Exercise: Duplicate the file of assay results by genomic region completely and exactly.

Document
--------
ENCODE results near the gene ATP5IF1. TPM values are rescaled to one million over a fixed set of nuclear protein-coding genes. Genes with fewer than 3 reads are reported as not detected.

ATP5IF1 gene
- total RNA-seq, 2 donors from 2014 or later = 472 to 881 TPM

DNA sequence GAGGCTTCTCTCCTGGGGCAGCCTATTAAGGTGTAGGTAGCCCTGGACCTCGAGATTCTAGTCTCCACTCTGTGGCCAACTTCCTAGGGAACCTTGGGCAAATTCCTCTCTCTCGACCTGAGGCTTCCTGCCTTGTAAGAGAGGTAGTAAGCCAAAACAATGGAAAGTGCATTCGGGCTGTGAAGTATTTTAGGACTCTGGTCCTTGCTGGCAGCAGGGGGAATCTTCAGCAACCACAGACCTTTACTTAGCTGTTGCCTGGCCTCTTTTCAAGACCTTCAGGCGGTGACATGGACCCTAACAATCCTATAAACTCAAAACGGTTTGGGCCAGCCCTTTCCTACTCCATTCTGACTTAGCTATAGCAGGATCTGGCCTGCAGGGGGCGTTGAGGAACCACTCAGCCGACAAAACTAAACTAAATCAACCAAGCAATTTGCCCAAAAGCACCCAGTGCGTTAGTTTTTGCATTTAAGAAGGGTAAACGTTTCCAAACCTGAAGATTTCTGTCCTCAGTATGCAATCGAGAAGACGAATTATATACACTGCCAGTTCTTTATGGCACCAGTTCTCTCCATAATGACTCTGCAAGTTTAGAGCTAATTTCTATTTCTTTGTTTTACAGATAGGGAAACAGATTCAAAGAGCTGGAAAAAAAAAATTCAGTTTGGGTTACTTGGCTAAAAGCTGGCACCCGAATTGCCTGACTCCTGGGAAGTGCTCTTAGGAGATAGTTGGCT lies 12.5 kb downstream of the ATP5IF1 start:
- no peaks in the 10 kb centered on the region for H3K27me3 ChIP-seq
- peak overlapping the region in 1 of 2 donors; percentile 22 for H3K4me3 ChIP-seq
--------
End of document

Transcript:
ENCODE results near the gene ATP5IF1. TPM values are rescaled to one million over a fixed set of nuclear protein-coding genes. Genes with fewer than 3 reads are reported as not detected.

ATP5IF1 gene
- total RNA-seq, 2 donors from 2014 or later = 472 to 881 TPM

DNA sequence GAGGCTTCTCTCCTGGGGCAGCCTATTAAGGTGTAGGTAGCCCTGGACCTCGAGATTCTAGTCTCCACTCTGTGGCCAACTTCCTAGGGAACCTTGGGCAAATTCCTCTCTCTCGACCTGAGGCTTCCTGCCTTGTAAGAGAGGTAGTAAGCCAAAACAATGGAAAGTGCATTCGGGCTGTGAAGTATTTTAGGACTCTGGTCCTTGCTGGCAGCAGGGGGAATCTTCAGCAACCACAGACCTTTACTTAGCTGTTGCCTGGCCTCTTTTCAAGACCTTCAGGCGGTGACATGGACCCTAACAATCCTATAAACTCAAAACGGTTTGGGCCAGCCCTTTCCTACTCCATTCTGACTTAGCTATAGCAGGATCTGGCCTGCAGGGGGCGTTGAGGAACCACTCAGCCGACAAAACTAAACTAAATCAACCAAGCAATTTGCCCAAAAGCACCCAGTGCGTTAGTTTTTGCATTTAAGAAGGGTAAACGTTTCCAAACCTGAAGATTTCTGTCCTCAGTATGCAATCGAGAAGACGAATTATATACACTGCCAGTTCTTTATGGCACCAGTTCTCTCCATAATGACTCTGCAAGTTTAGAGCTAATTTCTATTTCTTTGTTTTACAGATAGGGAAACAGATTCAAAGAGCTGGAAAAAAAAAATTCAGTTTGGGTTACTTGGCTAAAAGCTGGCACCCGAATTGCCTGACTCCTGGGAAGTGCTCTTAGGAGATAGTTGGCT lies 12.5 kb downstream of the ATP5IF1 start:
- no peaks in the 10 kb centered on the region for H3K27me3 ChIP-seq
- peak overlapping the region in 1 of 2 donors; percentile 22 for H3K4me3 ChIP-seq